Crooked Sandy Contractor  Set to be Sentenced

Crooked Sandy Contractor Set to be Sentenced

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Troiano was arrested in December 2015 and indicted in September 2016.

By Michael V. Cusenza
A Long Island contractor who was indicted last year for bilking three Rockaway families – whose homes were destroyed during Superstorm Sandy – out of more than $200,000 when they hired him to build new houses has reached a guilty-plea agreement with borough prosecutors and is set to be sentenced this Friday, Dec. 1.
While Queens District Attorney Richard Brown’s office did not respond to a request for plea information, a source with knowledge of at least part of the deal told The Forum that Andrew Troiano, 55, must pay at least $50,000 in restitution to the court, a far cry from what the aggrieved parties feel they are owed.
If the case went to trial, Troiano faced up to 15 years in prison.
Troiano and his Alt Design Construction and Consulting Inc., were arraigned in September 2016 on a 13-count indictment charging him with second- and third-degree grand larceny, second- and third-degree criminal possession of stolen property, first-degree scheme to defraud and a slew of other offenses.
Troiano originally was arrested in December 2015. He and his company were arraigned on a criminal complaint charging each of them with violating New York State Lien Law 79-A-1 (second- and third-degree misappropriation of funds of trust), second-, third- and fourth-degree grand larceny and first-degree scheme to defraud.
According to Brown, a forensic review of Alt Design’s bank records allegedly revealed that a total of $178,750 was received from the three Breezy Point homeowners and credited to Troiano’s account, but no payments were ever made to the subcontractors. In one case, Troiano hired Rockaway firm Malbro Construction as a subcontractor in November 2013 to install a concrete foundation and perform other services at a Graham Place residence. During the course of performing the job, Malbro allegedly received a partial payment of $13,000 from Alt Design, and that when the job was completed on or about April 30, 2014, Alt Design had an outstanding balance of $49,182 owed to Malbro. A demand by Malbro for payment from Alt Design allegedly resulted in no further payments, and that although Troiano never disputed what he owed, to date, neither he nor his company have paid down any of the outstanding balance.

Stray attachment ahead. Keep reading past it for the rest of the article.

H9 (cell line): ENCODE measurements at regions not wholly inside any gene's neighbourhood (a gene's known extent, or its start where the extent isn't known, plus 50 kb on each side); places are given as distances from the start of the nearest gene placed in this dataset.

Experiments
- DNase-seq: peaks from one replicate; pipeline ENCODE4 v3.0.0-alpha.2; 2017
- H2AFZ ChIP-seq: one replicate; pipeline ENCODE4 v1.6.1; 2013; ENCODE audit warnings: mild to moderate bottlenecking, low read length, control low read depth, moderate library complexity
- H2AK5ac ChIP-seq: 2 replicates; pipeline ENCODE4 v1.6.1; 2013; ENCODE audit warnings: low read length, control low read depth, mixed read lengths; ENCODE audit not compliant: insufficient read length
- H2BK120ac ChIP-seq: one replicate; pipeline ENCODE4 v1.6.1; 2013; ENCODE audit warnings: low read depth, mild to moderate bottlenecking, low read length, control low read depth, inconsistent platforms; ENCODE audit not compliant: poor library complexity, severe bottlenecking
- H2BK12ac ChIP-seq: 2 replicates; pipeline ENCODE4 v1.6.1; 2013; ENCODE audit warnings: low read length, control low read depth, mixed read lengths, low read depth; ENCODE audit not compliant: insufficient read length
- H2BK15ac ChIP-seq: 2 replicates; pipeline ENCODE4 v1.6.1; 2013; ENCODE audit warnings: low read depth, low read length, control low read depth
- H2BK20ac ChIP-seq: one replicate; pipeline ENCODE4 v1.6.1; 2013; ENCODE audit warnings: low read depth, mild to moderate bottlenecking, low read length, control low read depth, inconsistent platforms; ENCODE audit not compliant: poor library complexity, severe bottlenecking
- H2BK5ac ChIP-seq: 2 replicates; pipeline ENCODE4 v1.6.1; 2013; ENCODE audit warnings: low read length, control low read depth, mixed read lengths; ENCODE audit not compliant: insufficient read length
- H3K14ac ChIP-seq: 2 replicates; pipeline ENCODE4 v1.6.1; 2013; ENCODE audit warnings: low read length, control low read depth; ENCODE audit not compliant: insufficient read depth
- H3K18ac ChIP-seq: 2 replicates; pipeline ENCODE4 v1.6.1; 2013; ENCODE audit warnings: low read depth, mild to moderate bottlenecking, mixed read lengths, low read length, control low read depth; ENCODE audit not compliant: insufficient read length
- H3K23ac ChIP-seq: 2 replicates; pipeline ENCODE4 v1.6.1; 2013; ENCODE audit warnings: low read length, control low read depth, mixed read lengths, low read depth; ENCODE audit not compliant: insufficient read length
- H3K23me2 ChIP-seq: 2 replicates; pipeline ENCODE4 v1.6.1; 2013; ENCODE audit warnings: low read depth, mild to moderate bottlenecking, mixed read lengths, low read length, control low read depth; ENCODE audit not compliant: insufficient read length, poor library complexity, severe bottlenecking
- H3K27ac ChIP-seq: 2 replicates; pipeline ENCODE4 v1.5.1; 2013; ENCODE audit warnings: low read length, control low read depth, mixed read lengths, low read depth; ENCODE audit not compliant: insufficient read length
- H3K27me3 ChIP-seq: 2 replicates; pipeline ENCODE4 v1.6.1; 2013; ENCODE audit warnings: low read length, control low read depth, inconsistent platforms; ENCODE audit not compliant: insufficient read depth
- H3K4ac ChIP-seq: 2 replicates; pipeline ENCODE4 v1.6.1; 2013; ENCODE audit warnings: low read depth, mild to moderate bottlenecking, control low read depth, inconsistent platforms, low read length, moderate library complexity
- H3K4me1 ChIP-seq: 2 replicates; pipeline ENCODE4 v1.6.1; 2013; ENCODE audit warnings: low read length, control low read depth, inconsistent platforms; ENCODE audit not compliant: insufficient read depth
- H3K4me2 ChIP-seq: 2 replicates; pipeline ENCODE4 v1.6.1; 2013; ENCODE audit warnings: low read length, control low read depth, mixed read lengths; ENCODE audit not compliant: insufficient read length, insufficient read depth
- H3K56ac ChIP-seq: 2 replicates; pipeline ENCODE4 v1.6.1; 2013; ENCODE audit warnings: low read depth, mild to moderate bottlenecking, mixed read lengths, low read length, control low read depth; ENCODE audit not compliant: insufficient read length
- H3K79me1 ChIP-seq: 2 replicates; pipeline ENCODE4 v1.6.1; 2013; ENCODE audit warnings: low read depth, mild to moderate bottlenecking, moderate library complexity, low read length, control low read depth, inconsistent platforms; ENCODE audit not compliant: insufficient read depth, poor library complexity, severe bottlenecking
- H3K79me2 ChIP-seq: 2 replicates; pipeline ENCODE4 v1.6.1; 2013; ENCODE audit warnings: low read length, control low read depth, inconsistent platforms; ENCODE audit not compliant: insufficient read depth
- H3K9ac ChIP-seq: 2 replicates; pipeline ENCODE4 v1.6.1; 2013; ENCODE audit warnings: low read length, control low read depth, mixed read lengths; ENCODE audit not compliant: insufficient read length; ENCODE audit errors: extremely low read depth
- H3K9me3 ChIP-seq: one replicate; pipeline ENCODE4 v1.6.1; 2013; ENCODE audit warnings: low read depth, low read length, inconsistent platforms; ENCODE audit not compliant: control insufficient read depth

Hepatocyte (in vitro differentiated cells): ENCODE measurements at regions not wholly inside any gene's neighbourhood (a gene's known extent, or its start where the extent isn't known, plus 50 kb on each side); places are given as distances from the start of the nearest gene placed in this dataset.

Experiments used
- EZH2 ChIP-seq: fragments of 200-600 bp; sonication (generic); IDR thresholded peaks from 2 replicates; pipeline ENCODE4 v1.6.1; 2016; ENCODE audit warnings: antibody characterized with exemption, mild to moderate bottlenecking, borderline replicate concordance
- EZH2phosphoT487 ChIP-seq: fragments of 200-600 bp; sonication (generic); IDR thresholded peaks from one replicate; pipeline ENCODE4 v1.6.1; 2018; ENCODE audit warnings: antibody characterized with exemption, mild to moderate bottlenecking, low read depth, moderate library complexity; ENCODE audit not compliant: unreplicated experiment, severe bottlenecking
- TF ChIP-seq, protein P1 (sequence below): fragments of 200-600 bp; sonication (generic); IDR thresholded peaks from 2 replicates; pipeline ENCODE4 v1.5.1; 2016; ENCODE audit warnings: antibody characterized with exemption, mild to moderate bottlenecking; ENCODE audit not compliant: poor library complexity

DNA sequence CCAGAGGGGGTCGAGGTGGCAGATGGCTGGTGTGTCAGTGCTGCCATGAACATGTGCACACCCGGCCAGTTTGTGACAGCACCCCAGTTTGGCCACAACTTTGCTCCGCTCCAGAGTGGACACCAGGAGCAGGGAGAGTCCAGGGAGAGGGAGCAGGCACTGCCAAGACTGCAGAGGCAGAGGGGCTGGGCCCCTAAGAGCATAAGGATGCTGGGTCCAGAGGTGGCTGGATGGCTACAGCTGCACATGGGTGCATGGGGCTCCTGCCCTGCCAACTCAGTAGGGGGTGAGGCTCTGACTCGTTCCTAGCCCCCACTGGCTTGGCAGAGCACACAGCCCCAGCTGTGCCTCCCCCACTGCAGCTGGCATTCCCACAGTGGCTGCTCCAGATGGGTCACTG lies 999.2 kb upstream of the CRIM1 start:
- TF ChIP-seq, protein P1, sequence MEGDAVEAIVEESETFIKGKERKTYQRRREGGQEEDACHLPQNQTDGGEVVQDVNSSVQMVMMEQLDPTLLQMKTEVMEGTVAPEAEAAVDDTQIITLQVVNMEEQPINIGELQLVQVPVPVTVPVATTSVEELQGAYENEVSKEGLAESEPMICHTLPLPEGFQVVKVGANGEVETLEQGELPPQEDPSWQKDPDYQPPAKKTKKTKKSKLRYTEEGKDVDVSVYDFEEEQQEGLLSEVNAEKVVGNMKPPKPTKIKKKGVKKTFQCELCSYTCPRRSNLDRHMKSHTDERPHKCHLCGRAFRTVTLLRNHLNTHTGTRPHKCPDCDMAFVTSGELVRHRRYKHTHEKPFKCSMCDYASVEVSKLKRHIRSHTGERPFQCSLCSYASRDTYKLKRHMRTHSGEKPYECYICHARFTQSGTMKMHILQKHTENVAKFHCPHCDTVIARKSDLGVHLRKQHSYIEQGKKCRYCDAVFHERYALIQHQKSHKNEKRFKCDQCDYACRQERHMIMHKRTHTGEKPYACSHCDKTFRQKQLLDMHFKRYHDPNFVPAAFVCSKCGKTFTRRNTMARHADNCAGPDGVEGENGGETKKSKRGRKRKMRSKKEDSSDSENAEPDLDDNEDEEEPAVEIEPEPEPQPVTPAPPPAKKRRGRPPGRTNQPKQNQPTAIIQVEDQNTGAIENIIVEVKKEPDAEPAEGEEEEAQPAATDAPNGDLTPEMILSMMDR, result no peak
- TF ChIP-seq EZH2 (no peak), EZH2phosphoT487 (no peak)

Additionally, after a Breezy Point couple living on Hillside Avenue paid $55,000 to Alt Design for the ordering of their modular house, the money was used by Troiano and the company for unrelated matters, including cash withdrawals totaling more than $8,000, payments for unrelated jobs, payments to attorneys, Cablevision, Verizon Wireless, Goodyear Auto and purchases at various liquor stores and restaurants, Brown noted.


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